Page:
At what point does Freedom of Information become too much availability of information? Where is the line drawn that prevents your personal information from falling into the hands of someone you might not want to have it? And how much responsibility does an entity, be it private or public, bear when your information is mishandled by those who have access to it because of their positions?
These questions are being faced by Milwaukee-based WE Energies after the Associated Press obtained documents from them in an employment case, and show a disturbing trend in the practice of "lifting" information from utility, telecommunications, and accounting industries by employees of their clients.
In one case, a landlord was able to access financial information of his tenants, in another, a woman accessed her ex-boyfriends financial accounts repeatedly after they had broken up. Other cases have allowed for individuals to be stalked or suffer from identity theft. And there is little that is done to stop it, privacy experts say.
Vast computer databases give curious employees the ability to look up sensitive information on people with the click of a mouse. The WE Energies database includes credit and banking information, payment histories, Social Security numbers, addresses, phone numbers, and energy usage. In some cases, it even includes income and medical information.
Experts say some companies do little to stop such abuses even though they could lead to identity theft, stalking and other privacy invasions. And companies that uncover violations can keep them quiet because in many cases it is not illegal to snoop, only to use the data for crimes.
"The vast majority of companies are doing very little to stop this widespread practice of snooping," said Larry Ponemon, a privacy expert who founded The Ponemon Institute, a Traverse City, Mich.-based think tank.
What if the snooping is done with the intention of committing a crime? Isn't it too late, once a crime has been committed, to deal with the situation? Jay Foley, executive director of the Identity Theft Resources Center, agrees, stating, "Something needs to be done at the state level to make sure this is illegal." His solution? Tracking software that can tell which employees have accessed customer accounts, and intervention by state regulators and lawmakers if companies are less than vigilant in safeguarding the private information of their customers.
The problem with this solution, however, is knowing which software to choose, and which software is also available on the market that might be used to counter it.
The issue came to light in 2004 when acting mayor Marvin Pratt lost to his rival, current mayor Tom Barrett, in a heated Milwaukee mayoral election, after an employee helped to leak information to the media regarding Pratt, including that Pratt was often late in paying his utility bills. Pratt is convinced the incident cost him the race and damaged his reputation, and recently has met with top WE executives, who have assured him that the problem has been stopped "as much as possible." He has dropped plans for a possible lawsuit against WE.
The employee who leaked Pratt's information has been terminated, by that hasn't ended the problem. Between 2005 and 2007 at least 17 employees have been terminated or faced disciplinary action for breaking client confidentiality. Another was suspended in 2005 for accessing Pratt's account unrelated to company business, but was allowed to keep her job.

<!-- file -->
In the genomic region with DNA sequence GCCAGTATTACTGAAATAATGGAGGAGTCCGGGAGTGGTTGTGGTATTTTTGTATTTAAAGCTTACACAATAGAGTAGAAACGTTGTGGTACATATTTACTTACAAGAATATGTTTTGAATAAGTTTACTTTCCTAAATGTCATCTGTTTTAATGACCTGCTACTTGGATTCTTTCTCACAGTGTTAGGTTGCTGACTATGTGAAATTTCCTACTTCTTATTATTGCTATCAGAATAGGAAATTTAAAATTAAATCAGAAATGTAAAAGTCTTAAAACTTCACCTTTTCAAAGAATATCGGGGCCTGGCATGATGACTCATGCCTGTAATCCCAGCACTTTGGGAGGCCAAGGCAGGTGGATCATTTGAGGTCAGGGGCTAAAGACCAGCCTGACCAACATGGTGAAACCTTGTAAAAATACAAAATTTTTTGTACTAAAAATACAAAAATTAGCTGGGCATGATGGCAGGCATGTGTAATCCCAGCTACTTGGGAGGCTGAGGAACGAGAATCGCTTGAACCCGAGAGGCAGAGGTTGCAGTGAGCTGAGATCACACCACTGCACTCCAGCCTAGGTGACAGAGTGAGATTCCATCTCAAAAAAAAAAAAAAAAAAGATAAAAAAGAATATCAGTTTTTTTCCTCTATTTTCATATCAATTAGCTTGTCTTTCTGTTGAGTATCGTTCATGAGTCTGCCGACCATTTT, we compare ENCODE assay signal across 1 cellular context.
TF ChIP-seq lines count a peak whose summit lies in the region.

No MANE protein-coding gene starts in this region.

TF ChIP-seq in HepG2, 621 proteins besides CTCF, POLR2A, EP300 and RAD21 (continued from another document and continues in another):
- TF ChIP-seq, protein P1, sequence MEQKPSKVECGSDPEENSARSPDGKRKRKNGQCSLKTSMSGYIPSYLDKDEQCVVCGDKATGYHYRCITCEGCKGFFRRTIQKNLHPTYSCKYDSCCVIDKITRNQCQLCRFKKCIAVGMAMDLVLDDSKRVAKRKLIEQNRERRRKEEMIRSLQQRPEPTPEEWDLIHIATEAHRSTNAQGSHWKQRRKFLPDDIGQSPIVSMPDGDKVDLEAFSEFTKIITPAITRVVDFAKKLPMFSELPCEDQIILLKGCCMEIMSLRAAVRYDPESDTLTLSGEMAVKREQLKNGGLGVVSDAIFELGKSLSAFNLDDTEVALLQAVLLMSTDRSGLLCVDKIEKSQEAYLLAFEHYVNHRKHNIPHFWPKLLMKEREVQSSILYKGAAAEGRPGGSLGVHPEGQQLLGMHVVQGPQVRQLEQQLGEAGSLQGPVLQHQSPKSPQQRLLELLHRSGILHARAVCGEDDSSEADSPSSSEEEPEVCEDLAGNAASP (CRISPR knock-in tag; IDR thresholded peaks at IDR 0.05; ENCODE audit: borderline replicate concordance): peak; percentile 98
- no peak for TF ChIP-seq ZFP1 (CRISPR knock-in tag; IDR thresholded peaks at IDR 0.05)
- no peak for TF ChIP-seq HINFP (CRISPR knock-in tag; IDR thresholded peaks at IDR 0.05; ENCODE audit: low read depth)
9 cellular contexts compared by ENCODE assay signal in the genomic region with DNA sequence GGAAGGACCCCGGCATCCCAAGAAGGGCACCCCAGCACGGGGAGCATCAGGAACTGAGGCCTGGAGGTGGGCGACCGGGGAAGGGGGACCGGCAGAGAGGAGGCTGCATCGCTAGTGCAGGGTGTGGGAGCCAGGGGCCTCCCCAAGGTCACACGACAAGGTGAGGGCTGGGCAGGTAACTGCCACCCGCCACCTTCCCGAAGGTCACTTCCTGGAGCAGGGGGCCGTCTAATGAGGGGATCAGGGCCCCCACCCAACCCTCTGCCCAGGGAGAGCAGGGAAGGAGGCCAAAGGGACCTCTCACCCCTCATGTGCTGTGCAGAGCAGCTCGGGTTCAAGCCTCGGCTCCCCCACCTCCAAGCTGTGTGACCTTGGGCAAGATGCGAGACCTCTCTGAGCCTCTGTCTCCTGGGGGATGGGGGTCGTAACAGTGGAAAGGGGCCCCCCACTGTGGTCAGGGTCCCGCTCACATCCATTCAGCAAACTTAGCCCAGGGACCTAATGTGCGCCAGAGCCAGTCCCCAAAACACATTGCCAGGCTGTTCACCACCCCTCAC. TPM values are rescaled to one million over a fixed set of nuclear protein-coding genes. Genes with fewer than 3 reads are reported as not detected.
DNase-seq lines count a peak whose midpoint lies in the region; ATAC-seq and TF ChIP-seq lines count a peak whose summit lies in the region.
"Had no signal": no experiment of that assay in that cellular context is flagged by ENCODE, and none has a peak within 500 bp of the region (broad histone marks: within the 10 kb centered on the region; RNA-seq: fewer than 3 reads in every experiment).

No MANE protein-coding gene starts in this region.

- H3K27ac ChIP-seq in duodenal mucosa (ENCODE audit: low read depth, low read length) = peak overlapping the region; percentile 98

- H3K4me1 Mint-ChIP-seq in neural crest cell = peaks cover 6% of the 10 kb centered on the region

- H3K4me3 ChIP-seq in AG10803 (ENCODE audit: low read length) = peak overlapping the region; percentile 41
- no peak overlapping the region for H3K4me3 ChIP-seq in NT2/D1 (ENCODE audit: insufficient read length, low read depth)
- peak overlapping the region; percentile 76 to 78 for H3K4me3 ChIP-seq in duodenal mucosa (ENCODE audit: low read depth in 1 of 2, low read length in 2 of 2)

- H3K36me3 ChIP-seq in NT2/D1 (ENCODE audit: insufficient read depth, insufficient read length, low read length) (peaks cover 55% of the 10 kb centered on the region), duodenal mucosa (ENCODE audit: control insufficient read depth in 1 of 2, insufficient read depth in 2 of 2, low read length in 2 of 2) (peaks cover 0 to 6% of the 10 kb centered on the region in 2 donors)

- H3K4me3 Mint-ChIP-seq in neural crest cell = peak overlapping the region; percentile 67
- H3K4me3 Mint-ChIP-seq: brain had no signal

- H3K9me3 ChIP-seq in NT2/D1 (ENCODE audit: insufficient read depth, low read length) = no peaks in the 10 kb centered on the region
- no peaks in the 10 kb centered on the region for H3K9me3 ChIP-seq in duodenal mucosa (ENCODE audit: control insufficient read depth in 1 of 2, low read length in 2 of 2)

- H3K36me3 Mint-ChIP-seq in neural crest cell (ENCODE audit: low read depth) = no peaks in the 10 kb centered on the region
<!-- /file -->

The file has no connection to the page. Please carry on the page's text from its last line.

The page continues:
But it doesn't stop with WE. The IRS handled 219 disciplinary actions last year alone, a number double the previous year. Minnesota Department of Public Safety said that two of it's employees had accessed information on 400 residents through it's driver's license database, leading to disciplinary action that was not disclosed because the investigation is ongoing.
Nor is the problem limited to the United States. In a 2006 Australian case, 111 people resigned or were terminated from their positions with Centrelink:
There were 790 security breaches at government agency Centrelink involving 600 staff. Staff were found to have inappropriately accessed databases containing citizens' information. The databases are used to administer social security, pension and unemployment benefits. Prime Minister John Howard is said to be considering a proposal which would use this database for a new national identity card which is under consideration.
In total 19 Centrelink employees have been sacked and 92 others have resigned. Police are conducting investigations into five employees, they said.
According to testimonies and depositions, the employees don't generally see anything wrong with accessing this information, either. Employees see nothing wrong with pulling up information on a customer out of curiosity to see a little bit into their private lives.
Perhaps it is nothing more than a little fascination and idle curiosity in the majority of cases. Humans are curious creatures, and when they have the means to satisfy their certain curiosities, they will apply them. A little snooping can't cause any harm, right? But suppose, just for the sake of argument, that someone was snooping for more than just idle curiosity. What happens in these cases? Is allowing employee snooping of customer information a powder keg that is waiting to explode? Or is it just something that happens, and isn't much to really worry about?
What do YOU think? Do you know who's accessing your personal information and what they're doing with what they find?
Points to definitely ponder.
Once and Always, an American Fighting Man